1. Return visits of cruise passengers to Indonesia for business or pleasure, inducing accommodation, transportation and other service-based revenue.
2. Future flights purchased by cruise passengers that become aware of the destination and are tempted to fly with them.
3. Potential business start-ups for higher level cruise passengers that receive attractive information regarding the advantages of opening a company in Indonesia.
4. Potential real estate purchases as a result of exposure.

Pre COVID-19 scenarios: International cruise lines operated itineraries that comprise several ports within Indonesia, however, the major source of cruise guests was flown from different parts of the world. However, in more recent years Genting has explored the potential in running cruises that attracted the local sector and hence were able to launch a new horizon in tourism holiday offers to Indonesians. Genting has always been the pioneering cruise line in Asian waters. The main objective for Genting is to have sustainable growth in the Asian cruise sector and have positioned themselves with the fun, entertainment & gaming industry. While running major casinos, as in the case of Macao.

Domestic Cruise Tourism most recent scenarios & best practice:
To meet the demand of cruise travellers and seeking to maintain a portion of the travel industry, several cruise destinations & cruise lines have found an innovative solution, creating a new domestic cruise segment focusing on individual countries and local destinations. Where ocean cruising is typically known for providing passengers with a broad range of ports across multiple countries, these new cruises reverse that trend marketing locally and focusing on ports of call in an individual country. Hence in the below we intend to illustrate several scenarios of practises attempting to either advance cruise agenda through positioning of ports or even to protect already launched domestic cruising for local nationals as in the following cases of India & Saudi Arabia:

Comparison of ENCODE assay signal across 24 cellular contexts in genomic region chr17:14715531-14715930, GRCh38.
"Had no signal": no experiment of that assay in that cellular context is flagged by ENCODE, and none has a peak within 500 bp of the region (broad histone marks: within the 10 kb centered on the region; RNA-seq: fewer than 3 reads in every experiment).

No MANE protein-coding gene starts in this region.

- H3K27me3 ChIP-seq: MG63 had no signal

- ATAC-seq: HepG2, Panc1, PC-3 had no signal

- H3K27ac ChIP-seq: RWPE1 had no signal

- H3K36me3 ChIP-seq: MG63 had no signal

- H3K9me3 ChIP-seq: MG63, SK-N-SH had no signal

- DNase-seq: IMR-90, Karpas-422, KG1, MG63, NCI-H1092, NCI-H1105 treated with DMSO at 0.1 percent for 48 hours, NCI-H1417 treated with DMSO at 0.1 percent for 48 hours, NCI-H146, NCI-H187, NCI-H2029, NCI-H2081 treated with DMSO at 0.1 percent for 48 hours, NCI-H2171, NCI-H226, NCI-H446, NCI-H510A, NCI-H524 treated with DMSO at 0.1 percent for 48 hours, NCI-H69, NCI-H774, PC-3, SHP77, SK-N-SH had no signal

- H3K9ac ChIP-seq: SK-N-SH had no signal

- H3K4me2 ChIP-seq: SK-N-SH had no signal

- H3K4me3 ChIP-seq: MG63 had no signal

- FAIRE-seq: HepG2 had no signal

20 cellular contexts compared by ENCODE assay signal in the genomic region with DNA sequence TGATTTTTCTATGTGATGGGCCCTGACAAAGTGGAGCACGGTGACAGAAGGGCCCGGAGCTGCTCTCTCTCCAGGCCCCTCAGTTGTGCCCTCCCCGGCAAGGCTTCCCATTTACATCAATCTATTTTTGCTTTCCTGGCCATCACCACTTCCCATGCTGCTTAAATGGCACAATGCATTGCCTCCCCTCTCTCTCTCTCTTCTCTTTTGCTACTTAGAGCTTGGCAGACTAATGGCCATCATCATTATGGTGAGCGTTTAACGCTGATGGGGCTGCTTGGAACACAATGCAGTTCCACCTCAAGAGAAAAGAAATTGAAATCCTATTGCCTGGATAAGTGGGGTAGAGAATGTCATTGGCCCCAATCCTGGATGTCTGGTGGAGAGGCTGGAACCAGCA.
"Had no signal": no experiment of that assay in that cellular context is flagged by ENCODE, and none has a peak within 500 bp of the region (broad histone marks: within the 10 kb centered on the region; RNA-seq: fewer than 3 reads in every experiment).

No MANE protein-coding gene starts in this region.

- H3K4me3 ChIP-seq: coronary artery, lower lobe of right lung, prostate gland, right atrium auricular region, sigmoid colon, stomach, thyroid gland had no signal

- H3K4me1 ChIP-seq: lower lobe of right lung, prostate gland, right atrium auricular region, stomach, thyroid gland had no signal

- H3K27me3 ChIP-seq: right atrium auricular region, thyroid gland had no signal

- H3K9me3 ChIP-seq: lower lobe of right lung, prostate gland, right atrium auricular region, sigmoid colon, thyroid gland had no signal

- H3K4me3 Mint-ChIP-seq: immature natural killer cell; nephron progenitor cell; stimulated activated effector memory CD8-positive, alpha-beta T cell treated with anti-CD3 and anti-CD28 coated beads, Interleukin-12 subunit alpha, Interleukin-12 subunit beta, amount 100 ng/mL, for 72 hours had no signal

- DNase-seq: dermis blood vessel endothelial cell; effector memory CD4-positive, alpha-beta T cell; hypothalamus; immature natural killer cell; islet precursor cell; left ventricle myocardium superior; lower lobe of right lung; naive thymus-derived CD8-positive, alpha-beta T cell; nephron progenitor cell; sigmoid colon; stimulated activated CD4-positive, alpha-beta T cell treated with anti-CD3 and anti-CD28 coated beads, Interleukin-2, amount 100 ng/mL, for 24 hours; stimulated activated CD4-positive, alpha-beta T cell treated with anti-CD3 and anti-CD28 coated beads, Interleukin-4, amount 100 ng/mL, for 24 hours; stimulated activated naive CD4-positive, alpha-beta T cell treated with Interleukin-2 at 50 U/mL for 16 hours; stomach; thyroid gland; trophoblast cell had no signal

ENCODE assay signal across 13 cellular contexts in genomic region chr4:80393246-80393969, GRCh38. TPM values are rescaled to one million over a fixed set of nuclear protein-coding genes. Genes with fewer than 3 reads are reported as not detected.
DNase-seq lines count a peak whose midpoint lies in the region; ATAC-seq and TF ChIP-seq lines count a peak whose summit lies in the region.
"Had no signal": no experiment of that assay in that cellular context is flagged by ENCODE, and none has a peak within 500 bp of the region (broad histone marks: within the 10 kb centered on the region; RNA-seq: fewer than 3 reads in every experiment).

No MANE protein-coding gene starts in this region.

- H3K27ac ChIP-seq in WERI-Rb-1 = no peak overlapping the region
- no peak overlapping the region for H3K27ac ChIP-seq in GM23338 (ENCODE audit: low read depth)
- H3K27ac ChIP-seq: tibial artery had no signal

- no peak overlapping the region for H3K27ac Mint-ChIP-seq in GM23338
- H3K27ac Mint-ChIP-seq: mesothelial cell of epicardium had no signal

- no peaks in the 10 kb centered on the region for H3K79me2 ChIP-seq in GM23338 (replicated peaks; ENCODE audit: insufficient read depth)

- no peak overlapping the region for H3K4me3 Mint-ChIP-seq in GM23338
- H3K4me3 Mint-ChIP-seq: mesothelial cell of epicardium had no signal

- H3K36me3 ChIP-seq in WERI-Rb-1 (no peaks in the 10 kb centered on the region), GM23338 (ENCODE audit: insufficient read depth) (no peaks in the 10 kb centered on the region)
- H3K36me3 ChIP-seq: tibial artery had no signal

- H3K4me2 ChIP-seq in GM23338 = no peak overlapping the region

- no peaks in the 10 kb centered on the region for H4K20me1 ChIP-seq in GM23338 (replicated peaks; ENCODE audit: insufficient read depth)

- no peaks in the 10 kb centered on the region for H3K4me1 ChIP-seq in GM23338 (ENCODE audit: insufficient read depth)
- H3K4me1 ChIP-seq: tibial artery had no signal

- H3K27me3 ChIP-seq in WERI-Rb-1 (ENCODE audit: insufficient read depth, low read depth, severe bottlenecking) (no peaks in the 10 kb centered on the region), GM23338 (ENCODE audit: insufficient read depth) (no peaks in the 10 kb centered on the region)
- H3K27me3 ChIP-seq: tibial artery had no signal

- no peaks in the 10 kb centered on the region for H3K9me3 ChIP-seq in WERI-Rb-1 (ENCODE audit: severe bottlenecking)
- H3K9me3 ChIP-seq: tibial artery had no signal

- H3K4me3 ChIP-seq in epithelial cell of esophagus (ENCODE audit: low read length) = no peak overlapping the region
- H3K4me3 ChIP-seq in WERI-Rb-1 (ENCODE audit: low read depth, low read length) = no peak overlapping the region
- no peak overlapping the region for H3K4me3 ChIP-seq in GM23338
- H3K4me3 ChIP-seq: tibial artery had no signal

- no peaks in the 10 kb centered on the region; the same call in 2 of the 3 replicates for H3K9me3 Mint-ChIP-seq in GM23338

1. Cruise INDIA:

India has most recently tripled its number of cruise calls thanks to the establishment of Jalesh Cruises which meant to cater to the Indian source market but as well with the concept of offering “home away from home” experience for Indian travellers in other cruise attractive itineraries as in the Arabian Gulf, Indian Ocean, Mediterranean as well as south-east Asia in the long term.

Like in any entrepreneurial setup, cost element and port support are most required to boost the growth of such cruise line initiatives. At the starting stage, the main hub of homeporting was established in Mumbai whereas well the port trust has offered multiple leverage and discounts against the number of calls.

Jalesh was able to establish over 100 turnarounds a year with exclusions of the Monsoon season (June to October). Itineraries were focused on most adverse ports such as in the case of Goa but also explored brand new destinations for cruises as in the case of the Port of Ganpatipule & Diu.

With the pandemic situation bringing a hold to the industry entirely, the Government has stepped in to relaunch cruises on a high scale with better commitment and a clear scheme of discount which we would further endorse in any domestic tourism activity run by a national or international entity. This is, especially when itineraries involve turnarounds in the main ports of Indonesia, supported most importantly by domestic airlift.